Monday, July 11, 2011
Review: A WIFE FOR MR. DARCY by Mary Lydon Simonsen
A gentleman never insults a lady. But Mr. Darcy does precisely that when he says Elizabeth Bennet isn't handsome enough to dance with at the Meryton assembly. And so begins Mary Lydon Simonsen's A Wife for Mr. Darcy, wherein Darcy's apology sets off a story about the conflict between duty and desire.
Although Elizabeth shrugged off the slight, she boldly calls him to task for his behavior. In Darcy's experience, ladies are retiring, colorless little sheep, always bowing down to men. But not Miss Elizabeth Bennet. And he likes it. So much so, that he falls in love with her.
But there are stumbling blocks. Besides Elizabeth's obvious social inferiority, Darcy has already taken the first steps towards seeking another lady's hand--one of the aforementioned sheep. He cannot, in honor, back away. What to do?
Never underestimate the power of friends, as Georgiana, Col. Fitzwilliam, Anne De Bough and even Col. Fitzwilliam's brother, the earl, unite to save Darcy from making the most colossal mistake of his life.
Rich with the social realities of the era, A Wife for Mr. Darcy is also a cautionary tale of the pitfalls involved in blindly following society's dictates. Duty and position in the world loomed large in Darcy's day, with serious penalties for not conforming to expectations. But should you follow society's precepts in a matter of such importance as matrimony? Should you undertake a disastrous, loveless, life-long marriage with a "suitable" woman as Darcy's cousin, the earl, did, or follow your heart and risk the consequences?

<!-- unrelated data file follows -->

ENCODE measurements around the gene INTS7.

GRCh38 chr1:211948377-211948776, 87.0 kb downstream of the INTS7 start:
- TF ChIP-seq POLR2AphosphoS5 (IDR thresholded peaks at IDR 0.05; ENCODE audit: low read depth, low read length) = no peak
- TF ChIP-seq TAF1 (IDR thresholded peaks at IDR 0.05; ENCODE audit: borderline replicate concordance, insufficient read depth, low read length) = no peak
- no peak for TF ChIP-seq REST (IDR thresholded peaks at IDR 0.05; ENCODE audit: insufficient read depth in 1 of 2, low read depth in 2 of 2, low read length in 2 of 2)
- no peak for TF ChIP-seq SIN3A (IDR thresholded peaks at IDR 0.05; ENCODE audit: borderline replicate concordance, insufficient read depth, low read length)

Ms. Simonsen writes the style of Jane Austen well, but with added emotion. The emotion transforms a simple Cinderella story into a tale of real people caught in a bind of life-altering proportions.
Darcy and Elizabeth's love makes them both vulnerable and deeply human, and is a joy to read. I like the rehabilitated Mrs. Bennet, here a sensible woman whose dramatics are only a bid for attention in a crowded female household. Mr. Collins is even sillier than in Pride and Prejudice, and Georgiana shows a definite talent for intrigue as she helps extricate her beloved brother from a tangle not entirely of his making.
A Wife for Mr. Darcy is a happily-ever-after we will all enjoy.
Thank you all,
ARC provided by Sourcebooks